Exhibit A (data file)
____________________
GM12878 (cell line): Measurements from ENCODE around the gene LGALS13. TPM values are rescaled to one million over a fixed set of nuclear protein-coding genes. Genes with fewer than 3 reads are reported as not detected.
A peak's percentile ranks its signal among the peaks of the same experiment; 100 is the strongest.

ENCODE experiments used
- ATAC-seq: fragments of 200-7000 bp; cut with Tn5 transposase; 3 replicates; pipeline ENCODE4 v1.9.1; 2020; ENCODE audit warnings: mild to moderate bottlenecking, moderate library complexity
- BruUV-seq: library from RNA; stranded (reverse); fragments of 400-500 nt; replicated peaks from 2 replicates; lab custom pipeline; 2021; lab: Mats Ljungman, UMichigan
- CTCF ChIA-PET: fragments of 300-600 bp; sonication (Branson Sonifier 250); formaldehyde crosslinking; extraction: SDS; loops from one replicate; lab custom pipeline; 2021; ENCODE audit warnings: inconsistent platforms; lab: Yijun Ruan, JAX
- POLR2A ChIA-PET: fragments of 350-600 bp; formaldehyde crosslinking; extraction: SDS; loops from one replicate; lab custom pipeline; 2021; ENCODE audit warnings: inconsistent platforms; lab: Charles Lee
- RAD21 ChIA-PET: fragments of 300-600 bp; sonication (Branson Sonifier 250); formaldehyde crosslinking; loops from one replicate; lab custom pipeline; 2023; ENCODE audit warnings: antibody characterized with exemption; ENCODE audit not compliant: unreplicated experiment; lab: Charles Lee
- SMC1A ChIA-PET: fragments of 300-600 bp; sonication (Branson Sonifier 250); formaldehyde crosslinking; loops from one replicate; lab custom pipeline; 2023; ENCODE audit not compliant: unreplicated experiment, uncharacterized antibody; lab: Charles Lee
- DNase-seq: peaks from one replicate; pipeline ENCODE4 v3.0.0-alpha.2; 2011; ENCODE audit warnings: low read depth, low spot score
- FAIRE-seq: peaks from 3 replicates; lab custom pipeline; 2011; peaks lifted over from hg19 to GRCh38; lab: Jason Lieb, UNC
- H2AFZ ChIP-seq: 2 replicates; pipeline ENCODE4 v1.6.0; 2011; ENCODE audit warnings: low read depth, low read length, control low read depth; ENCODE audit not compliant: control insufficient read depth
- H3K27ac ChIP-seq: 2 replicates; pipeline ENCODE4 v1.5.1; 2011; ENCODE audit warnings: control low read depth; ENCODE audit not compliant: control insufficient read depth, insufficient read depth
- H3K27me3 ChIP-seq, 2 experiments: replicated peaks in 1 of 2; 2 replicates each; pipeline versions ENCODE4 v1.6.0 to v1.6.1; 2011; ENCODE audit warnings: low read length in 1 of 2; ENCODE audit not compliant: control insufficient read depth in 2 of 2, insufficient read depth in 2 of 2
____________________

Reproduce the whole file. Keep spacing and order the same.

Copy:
GM12878 (cell line): Measurements from ENCODE around the gene LGALS13. TPM values are rescaled to one million over a fixed set of nuclear protein-coding genes. Genes with fewer than 3 reads are reported as not detected.
A peak's percentile ranks its signal among the peaks of the same experiment; 100 is the strongest.

ENCODE experiments used
- ATAC-seq: fragments of 200-7000 bp; cut with Tn5 transposase; 3 replicates; pipeline ENCODE4 v1.9.1; 2020; ENCODE audit warnings: mild to moderate bottlenecking, moderate library complexity
- BruUV-seq: library from RNA; stranded (reverse); fragments of 400-500 nt; replicated peaks from 2 replicates; lab custom pipeline; 2021; lab: Mats Ljungman, UMichigan
- CTCF ChIA-PET: fragments of 300-600 bp; sonication (Branson Sonifier 250); formaldehyde crosslinking; extraction: SDS; loops from one replicate; lab custom pipeline; 2021; ENCODE audit warnings: inconsistent platforms; lab: Yijun Ruan, JAX
- POLR2A ChIA-PET: fragments of 350-600 bp; formaldehyde crosslinking; extraction: SDS; loops from one replicate; lab custom pipeline; 2021; ENCODE audit warnings: inconsistent platforms; lab: Charles Lee
- RAD21 ChIA-PET: fragments of 300-600 bp; sonication (Branson Sonifier 250); formaldehyde crosslinking; loops from one replicate; lab custom pipeline; 2023; ENCODE audit warnings: antibody characterized with exemption; ENCODE audit not compliant: unreplicated experiment; lab: Charles Lee
- SMC1A ChIA-PET: fragments of 300-600 bp; sonication (Branson Sonifier 250); formaldehyde crosslinking; loops from one replicate; lab custom pipeline; 2023; ENCODE audit not compliant: unreplicated experiment, uncharacterized antibody; lab: Charles Lee
- DNase-seq: peaks from one replicate; pipeline ENCODE4 v3.0.0-alpha.2; 2011; ENCODE audit warnings: low read depth, low spot score
- FAIRE-seq: peaks from 3 replicates; lab custom pipeline; 2011; peaks lifted over from hg19 to GRCh38; lab: Jason Lieb, UNC
- H2AFZ ChIP-seq: 2 replicates; pipeline ENCODE4 v1.6.0; 2011; ENCODE audit warnings: low read depth, low read length, control low read depth; ENCODE audit not compliant: control insufficient read depth
- H3K27ac ChIP-seq: 2 replicates; pipeline ENCODE4 v1.5.1; 2011; ENCODE audit warnings: control low read depth; ENCODE audit not compliant: control insufficient read depth, insufficient read depth
- H3K27me3 ChIP-seq, 2 experiments: replicated peaks in 1 of 2; 2 replicates each; pipeline versions ENCODE4 v1.6.0 to v1.6.1; 2011; ENCODE audit warnings: low read length in 1 of 2; ENCODE audit not compliant: control insufficient read depth in 2 of 2, insufficient read depth in 2 of 2